The Cellular Operators Association of India (COAI) may file a petition before the Telecom Disputes Appellate Tribunal (TDSAT) challenging the Telecommunication Regulatory Authority of India's (TRAI’s) recommendations on the revised licensing terms announced on August 29, even without waiting for Department of Telecommunication's (DoT) views or action on the recommendations.
COAI executives have already met officials in the Department of Telecommunication (DoT) regarding their grievances on TRAI’s recommendations, but have not given any written representation so far. TRAI freed up entry of more players and set conditions that would force existing cellular mobile phone service operators to consolidate, use wireless spectrum more efficiently and pay higher charges for spectrum.
A COAI official said the association had a legal advisory committee which said that it was not necessary for COAI to wait for DoT's action before approaching the tribunal which is usually resorted to only after a decision or a verdict goes against a concerned party.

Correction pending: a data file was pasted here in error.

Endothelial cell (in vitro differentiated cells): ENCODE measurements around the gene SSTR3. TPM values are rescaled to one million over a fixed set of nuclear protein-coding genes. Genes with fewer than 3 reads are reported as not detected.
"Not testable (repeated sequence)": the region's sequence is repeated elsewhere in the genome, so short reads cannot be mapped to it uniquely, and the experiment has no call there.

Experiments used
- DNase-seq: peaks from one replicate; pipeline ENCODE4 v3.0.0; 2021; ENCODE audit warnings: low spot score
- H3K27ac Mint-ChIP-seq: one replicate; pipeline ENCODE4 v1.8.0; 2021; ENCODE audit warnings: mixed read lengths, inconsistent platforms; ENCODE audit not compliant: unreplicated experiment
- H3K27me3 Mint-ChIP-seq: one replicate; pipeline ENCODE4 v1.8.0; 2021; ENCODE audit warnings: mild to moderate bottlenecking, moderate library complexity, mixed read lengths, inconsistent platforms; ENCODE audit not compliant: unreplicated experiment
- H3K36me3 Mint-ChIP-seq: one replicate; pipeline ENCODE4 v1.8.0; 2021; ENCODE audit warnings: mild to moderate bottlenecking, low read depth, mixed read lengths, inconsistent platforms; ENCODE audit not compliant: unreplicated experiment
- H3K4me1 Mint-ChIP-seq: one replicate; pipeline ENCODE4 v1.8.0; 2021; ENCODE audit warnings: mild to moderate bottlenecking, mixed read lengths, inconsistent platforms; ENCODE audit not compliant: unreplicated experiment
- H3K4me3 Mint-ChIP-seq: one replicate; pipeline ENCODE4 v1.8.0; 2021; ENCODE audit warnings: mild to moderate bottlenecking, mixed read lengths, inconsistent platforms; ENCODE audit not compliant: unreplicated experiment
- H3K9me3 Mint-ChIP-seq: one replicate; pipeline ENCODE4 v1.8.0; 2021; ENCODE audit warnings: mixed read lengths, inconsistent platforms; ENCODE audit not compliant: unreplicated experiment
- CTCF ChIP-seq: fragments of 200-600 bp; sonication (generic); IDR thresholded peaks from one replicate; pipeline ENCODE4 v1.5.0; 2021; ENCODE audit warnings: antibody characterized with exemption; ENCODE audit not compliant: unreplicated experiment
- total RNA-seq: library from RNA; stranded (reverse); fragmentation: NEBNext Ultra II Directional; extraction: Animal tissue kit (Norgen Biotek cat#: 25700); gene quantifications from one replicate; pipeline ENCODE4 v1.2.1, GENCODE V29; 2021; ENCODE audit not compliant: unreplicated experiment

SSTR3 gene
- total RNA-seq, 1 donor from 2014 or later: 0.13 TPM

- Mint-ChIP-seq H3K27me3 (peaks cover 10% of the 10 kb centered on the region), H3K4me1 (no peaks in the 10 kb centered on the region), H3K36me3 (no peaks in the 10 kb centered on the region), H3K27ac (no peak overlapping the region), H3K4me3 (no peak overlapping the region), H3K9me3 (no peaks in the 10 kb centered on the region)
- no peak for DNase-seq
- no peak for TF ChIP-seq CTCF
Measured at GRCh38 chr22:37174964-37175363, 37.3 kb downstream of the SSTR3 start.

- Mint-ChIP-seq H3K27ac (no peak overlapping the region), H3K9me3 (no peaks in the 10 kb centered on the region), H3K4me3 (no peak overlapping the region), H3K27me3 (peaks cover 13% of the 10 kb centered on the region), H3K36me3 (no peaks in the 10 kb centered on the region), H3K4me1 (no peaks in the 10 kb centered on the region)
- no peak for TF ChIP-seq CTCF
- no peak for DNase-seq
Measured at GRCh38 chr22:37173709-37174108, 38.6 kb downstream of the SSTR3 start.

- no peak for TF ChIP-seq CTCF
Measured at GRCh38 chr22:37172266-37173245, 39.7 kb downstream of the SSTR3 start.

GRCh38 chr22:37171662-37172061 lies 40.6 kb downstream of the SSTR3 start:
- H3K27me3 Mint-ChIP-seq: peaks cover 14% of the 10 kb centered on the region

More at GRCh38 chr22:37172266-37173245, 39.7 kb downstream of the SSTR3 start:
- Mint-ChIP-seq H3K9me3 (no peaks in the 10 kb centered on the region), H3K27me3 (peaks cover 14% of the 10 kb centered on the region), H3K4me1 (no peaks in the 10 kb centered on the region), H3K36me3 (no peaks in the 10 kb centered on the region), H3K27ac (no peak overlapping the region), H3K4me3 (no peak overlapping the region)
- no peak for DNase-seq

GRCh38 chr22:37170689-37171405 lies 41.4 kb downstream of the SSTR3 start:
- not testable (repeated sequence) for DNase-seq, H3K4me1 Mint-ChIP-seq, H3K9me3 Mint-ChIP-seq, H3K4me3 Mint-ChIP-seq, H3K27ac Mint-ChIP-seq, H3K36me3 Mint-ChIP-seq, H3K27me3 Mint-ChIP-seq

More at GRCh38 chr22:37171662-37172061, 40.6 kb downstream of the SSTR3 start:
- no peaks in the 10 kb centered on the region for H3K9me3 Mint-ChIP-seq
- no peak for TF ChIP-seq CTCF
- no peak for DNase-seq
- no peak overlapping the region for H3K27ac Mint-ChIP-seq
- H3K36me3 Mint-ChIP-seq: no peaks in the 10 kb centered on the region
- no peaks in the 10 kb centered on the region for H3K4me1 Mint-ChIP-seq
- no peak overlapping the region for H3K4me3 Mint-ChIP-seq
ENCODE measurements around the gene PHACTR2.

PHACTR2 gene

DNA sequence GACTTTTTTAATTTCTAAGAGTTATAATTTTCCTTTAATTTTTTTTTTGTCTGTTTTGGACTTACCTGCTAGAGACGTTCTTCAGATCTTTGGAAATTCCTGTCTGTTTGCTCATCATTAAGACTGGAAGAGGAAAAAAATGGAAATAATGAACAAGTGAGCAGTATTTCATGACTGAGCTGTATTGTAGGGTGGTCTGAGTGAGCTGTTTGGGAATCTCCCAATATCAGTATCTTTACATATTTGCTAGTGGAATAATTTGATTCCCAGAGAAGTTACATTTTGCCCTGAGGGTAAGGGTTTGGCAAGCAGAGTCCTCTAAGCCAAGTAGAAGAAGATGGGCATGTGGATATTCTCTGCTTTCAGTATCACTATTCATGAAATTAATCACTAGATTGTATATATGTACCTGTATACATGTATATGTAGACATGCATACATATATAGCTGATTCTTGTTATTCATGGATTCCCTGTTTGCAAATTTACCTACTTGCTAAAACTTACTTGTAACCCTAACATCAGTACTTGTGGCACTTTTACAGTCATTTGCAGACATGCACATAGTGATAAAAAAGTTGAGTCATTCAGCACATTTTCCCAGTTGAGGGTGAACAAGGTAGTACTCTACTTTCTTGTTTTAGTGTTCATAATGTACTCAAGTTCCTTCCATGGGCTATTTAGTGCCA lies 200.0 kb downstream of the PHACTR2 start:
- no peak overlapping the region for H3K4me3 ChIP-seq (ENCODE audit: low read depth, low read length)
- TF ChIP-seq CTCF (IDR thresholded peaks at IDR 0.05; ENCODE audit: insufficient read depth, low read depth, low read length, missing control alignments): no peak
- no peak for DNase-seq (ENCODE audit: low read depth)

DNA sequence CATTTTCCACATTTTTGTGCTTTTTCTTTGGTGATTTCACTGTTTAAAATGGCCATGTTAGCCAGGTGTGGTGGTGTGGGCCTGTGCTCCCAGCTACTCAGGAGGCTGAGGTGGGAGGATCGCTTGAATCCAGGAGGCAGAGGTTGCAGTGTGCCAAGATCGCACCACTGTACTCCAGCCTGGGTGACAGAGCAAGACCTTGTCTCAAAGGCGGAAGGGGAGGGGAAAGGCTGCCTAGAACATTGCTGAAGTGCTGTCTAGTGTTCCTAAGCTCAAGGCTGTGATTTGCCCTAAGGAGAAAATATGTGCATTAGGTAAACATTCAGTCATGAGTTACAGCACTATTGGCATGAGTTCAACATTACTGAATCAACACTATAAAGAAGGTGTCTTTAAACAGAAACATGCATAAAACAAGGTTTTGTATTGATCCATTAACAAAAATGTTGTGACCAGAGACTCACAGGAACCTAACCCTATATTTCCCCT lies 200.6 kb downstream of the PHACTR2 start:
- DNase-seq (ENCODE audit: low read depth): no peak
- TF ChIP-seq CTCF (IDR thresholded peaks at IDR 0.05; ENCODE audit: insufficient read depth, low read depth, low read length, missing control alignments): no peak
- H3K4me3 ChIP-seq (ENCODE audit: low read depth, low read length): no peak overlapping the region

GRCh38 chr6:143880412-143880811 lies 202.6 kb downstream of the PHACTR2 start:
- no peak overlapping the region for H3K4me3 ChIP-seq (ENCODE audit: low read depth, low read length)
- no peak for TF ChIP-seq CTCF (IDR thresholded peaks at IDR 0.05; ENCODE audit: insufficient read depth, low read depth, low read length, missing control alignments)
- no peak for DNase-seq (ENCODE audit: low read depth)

Asked if there was a plan to move the TDSAT without waiting for DoT's views, T.V.Ramachandran, COAI's director-general, told Hindustan Times: " We are looking at all aspects."
COAI had expressed disappointment on had called TRAI's recommendations "extremely arbitrary and stringent". It had expressed reservations on a number of issues including allocation and pricing of 2G (second generation) spectrum, especially the tightening of subscriber-linked criterion for allocation of spectrum by four times the current criterion.
TRAI on the other hand is firm on its recommendations given to the Department of Telecommunications on August 29. Reacting to GSM players lobbying against TRAI's recommendations to review the licensing policy, TRAI chairman Nripendra Mishra said, “I have made the recommendations and that is final.”
COAI has cited section 11 (iv) of the TRAI Act, which says that all decisions of TRAI will be taken after a consultation process. The industry body also said that TRAI had never said it was planning to change the subscriber limit norms for mobile telecom operators, implying it was not consulted.
“They have no right to charge. The authority has prestige and I would not like to comment anything more on that,” said Misra reacting to COAI's accusation of lack of transparency in making recommendations.